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This blog contains excerpts from the sermon “Beloved” by Rev. Dr. Shelly Wood. 

A sermon about love – now there’s an original idea.  How many sermons can one hear about love, before it falls on deaf ears?  Yet, “love” is the chief verb of the Christian faith.   Ironically, I am hesitant to preach about love because the topic is so overused.  It has been so over-handled, love has been so endlessly pawed that it’s worn thin – like an old coin too long in circulation. Love has been handled by so many preachers and poets and romance novelists, it has so over-dosed on sugar that it sometimes sinks to merest sentimentality.

But love is not defined by Taylor Swift or Frank Sinatra, any more than the true meaning of Christmas is defined by Black Friday and Rudolf. 

You know we talk about love being something that happens to us, like its something we catch – we say we fell in love.  There’s a difference between lust and love.   There’s a difference between passion and relationship. There’s a difference between infatuation and love.  I don’t think love is something that happens to us, but rather it’s something in us.  And most importantly, love is verb.  It’s an action.

Love is the highest commandment. In the Gospels, when Jesus was asked what the greatest commandment was, he named two: “love God, and love neighbor.” Jesus commands love. He doesn't suggest it as a way you ought to feel. He doesn't recommend it. "This I command you,’ he says, “that you love one another."

Love is work. Love is honest.  Love is sacrifice.  When we love someone, really love them, it means we experience pain with them. It means we are fully human with them as they are with us.  

The late Madeline L'Engle, best known as the author of A Wrinkle in Time, wrote a wonderful book about her long marriage to actor Hugh Franklin shortly after his death a number of years ago. She entitled it A Two-Part Invention. One passage reads: “Vulnerable, the moment we are born we are vulnerable... When I married I opened myself up to the possibility of great joy and great pain and I have known both. Hugh's death is like an amputation. But would I be willing to protect myself by having rejected marriage? By having rejected love? No, I wouldn't have missed a minute of it, not any of it.”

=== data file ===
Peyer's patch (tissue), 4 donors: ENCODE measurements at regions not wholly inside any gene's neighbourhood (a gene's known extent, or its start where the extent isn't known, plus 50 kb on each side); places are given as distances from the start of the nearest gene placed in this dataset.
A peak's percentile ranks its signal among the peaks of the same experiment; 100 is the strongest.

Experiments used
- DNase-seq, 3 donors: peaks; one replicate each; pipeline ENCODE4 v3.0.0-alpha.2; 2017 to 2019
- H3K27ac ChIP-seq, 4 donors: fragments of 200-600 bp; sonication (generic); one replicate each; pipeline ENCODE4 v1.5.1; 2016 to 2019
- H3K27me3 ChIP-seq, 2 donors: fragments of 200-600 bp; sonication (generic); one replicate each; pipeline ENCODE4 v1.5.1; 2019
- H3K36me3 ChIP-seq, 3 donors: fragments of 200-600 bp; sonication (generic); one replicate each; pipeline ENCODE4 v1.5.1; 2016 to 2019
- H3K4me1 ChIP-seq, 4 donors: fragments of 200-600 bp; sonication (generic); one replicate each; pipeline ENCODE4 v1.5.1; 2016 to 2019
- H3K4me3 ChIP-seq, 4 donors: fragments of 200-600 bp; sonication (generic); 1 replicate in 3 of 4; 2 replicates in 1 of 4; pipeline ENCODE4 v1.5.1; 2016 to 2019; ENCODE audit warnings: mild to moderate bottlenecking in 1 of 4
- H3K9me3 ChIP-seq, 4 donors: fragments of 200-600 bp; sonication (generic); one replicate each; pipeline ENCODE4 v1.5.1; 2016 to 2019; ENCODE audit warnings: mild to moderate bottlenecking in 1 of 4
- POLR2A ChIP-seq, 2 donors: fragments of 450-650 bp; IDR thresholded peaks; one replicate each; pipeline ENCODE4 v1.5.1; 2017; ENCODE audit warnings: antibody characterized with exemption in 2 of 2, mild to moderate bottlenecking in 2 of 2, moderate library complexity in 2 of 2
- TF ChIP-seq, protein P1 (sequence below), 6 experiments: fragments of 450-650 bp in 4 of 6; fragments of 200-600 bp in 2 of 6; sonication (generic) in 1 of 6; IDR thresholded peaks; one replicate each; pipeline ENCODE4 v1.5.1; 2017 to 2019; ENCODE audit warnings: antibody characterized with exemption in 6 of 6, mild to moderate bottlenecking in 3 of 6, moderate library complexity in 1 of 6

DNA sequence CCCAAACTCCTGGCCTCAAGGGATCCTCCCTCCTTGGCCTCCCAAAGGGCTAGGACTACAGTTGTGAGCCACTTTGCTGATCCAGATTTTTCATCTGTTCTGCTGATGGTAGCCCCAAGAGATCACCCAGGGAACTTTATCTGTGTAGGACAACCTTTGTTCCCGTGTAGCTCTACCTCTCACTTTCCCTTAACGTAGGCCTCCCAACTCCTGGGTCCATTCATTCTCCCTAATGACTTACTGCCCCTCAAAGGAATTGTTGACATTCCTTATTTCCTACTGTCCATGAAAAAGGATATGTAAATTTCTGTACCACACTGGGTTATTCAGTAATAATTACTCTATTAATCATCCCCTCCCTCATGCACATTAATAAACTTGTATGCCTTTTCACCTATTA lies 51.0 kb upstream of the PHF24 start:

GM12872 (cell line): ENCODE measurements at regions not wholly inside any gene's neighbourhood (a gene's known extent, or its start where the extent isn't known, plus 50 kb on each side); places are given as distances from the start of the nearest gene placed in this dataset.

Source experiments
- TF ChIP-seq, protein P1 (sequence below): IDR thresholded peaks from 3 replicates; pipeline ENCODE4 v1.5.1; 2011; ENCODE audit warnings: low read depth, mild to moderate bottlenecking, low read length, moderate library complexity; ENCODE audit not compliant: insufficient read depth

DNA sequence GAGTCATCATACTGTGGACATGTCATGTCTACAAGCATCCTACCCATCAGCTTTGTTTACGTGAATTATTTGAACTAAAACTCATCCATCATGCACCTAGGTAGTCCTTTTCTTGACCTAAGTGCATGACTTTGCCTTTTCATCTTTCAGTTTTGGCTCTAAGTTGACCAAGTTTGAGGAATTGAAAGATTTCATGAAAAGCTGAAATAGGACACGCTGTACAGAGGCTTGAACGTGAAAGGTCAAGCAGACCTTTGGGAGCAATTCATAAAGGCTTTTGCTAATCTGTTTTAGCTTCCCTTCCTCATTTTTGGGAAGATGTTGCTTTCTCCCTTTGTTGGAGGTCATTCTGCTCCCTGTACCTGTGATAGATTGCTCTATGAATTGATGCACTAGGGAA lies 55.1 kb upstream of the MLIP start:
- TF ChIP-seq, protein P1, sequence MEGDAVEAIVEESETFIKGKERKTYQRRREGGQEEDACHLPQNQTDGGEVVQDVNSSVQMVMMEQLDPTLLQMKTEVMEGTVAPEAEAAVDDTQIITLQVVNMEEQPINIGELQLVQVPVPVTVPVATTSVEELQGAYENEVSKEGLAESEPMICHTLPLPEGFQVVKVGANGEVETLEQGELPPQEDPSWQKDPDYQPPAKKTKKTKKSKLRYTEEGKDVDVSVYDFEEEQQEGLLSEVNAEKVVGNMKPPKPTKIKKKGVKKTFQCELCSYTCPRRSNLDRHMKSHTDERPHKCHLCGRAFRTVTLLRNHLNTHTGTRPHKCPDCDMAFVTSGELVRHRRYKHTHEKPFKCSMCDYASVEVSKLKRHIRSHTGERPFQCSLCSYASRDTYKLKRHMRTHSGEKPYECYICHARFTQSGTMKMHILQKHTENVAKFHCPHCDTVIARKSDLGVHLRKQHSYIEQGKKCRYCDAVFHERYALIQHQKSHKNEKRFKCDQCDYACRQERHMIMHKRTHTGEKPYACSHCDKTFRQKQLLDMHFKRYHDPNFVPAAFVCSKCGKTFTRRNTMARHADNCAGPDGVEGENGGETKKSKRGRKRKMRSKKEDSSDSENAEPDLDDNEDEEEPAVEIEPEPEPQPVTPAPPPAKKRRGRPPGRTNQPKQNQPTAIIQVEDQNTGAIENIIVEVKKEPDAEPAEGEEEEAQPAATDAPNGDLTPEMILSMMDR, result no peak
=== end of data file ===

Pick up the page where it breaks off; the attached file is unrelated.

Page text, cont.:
This is the way God loves us and the way we are called to love each other, in the messy, earthy, honest, open ways of life.  In the truth telling of our loneliness, in the honesty of our addictions, in openness of our fears, in the quietness of our thoughts, in the acceptance of our weirdness, in the pain of our embarrassment, in the confession of our failings, in the humor our humanity, that’s how we love each other and that’s how God loves, and beloved this is how we are called to love each other.   Point number one – Love is a Verb.

A Second Point I want to make is this: if we want to experience God, it always happens in Beloved Community. 

I attended a board meeting in Carmel last week. I was moved by the parents who spoke about their neighborhood schools and how much the loved their community, the safety and feeling of home and picture of children riding their bikes to school.  They painted a picture of beloved community.

I have taken kids on mission trips and seen them transform before my eyes as they have moved from focusing inward to outward, and start loving people in their youth group as they spend time actively working for someone else. They come home and their sun-tanned faces remind me of Moses after he comes down off the mountain, as they have gotten closer to God.  They shine because they have painted a picture of beloved.

God’s love always happens in community. It always takes shape in generosity, openness and grace.  

 Lastly and most importantly, in case it has slipped your mind, or in case no one has told you lately, you need to know you are loved.  Now just think about for a minute, and accept that as the Gospel truth.  Allow some of that active, love to pour in you from the top of your head to your toes.  Let God’s love fill you up, until there is no room left in your body for anything but.

You are loved because God loves, period. God loves you, and all of the people of the world, not because you believe in certain things, but because you are a beautiful mess of sin and saintliness. He loves you in your loneliness. He loves you in your joy.  He loves you without hesitation and or complication. God loves you crazily for your marvelous messy self.

You are beloved.  You didn’t earn it. You aren’t loved more than anyone else.  You aren’t loved any less either.  The love God has for you isn’t passive, it’s active. It’s ever present. It never dies. 

Yes, this word is thrown around quite a bit in the Bible, but maybe that’s because without love, there is no God. 

God is love. Beloved.  Let us love one another.


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